Cabomba caroliniana A. Gray

Common Name: Carolina fanwort

Synonyms and Other Names:

Cabomba (Portuguese-Brazil), Carolina water-shield, Fanwort, Fish grass, Green Cabomba, Washington grass, Washington-plant

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Identification: C. caroliniana is fully submerged except for occasional floating leaves and emergent flowers (Australian Department of the Environment and Heritage 2003). The roots grow on the bottom of water bodies and the stems can reach the surface. Parts of the plant can survive free-floating for six to eight weeks.  It is a perennial, growing from short rhizomes with fibrous roots. The branched stems can grow up to 10m long and are scattered with white or reddish-brown hairs.

The underwater leaves are divided into fine branches, resulting in a feathery fan-like appearance. These leaves are about 5cm across and secrete a gelatinous mucous which covers the submerged parts of the plant. The floating leaves, however, are small, diamond-shaped, entire, and borne on the flowering branches. The solitary flowers are less than 2cm across and range in colour from white to pale yellow and may also include a pink or purplish tinge. The flowers emerge on stalks from the tips of the stems (Australian Department of Environment and Heritage, 2003).

Submersed leaves: petiole to 4 cm; leaf blade 1-3.5 × 1.5-5.5 cm, terminal segments 3-200, linear to slightly spatulate, to 1.8 mm wide. Floating leaves: blade 0.6-3 cm × 1-4 mm, margins entire or notched to sagittate at base. Flowers 6-15 mm diam.; sepals white to purplish [yellow] or with purple-tinged margins, 5-12 × 2-7 mm; petals colored as sepals but with proximal, yellow, nectar-bearing auricles, 4-12 × 2-5 mm, apex broadly obtuse or notched; stamens 3-6, mostly 6; pistils 2-4, mostly 3, divergent at maturity; ovules 3. Fruits 4-7 mm. Seeds 1-3, 1.5-3 × 1-1.5 mm, tubercles in 4 longitudinal rows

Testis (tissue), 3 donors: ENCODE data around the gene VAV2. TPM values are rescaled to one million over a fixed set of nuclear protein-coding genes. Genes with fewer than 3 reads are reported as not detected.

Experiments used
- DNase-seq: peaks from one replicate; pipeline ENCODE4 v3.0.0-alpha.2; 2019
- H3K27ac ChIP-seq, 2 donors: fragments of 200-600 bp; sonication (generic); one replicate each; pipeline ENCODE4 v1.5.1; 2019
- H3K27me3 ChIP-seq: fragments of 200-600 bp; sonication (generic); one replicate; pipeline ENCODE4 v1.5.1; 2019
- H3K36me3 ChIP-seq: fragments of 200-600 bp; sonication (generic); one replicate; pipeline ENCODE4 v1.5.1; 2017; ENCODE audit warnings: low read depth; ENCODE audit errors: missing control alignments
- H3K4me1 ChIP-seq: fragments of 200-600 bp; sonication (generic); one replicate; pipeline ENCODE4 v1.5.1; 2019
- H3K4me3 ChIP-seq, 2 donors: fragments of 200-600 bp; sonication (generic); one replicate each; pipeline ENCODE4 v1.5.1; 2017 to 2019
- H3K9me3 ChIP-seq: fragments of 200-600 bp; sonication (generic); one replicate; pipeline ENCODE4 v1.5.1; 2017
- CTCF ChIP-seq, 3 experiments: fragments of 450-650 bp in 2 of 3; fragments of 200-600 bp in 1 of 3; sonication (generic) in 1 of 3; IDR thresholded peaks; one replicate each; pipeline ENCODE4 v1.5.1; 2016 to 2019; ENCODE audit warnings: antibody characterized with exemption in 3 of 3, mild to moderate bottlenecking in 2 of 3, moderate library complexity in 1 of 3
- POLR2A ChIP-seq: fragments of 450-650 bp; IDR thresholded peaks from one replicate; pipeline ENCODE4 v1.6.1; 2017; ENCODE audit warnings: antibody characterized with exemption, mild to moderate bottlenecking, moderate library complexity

The submersed leaves of Cabomba caroliniana are similar in form to those of Limnophila (Scrophulariaceae; introduced in southeastern United States). The latter has whorled leaves in contrast to the opposite leaves of Cabomba .

Size: Mature plant size is approximately 12-31 inches or more (30-80 cm or more) and may grow up to 10m long (Wilson et al. 2007).

Native Range: Cabomba caroliniana A. Gray is native to southern Brazil, Paraguay, Uruguay, northeast Argentina, southern and eastern USA.

Great Lakes Nonindigenous Occurrences: This plant has been dispersed throughout the world by the aquarium trade and is naturalized in Peru, China, India, Japan, Malaysia, the south east of the USA and parts of Australia and Canada (USDA-GRIN 2003).  

Great Lakes region:  The first sighting in the Great Lakes drainage was in the Lake Michigan drainage in 1935. Reported from IL, IN, MI, NY, OH, PA and Ontario.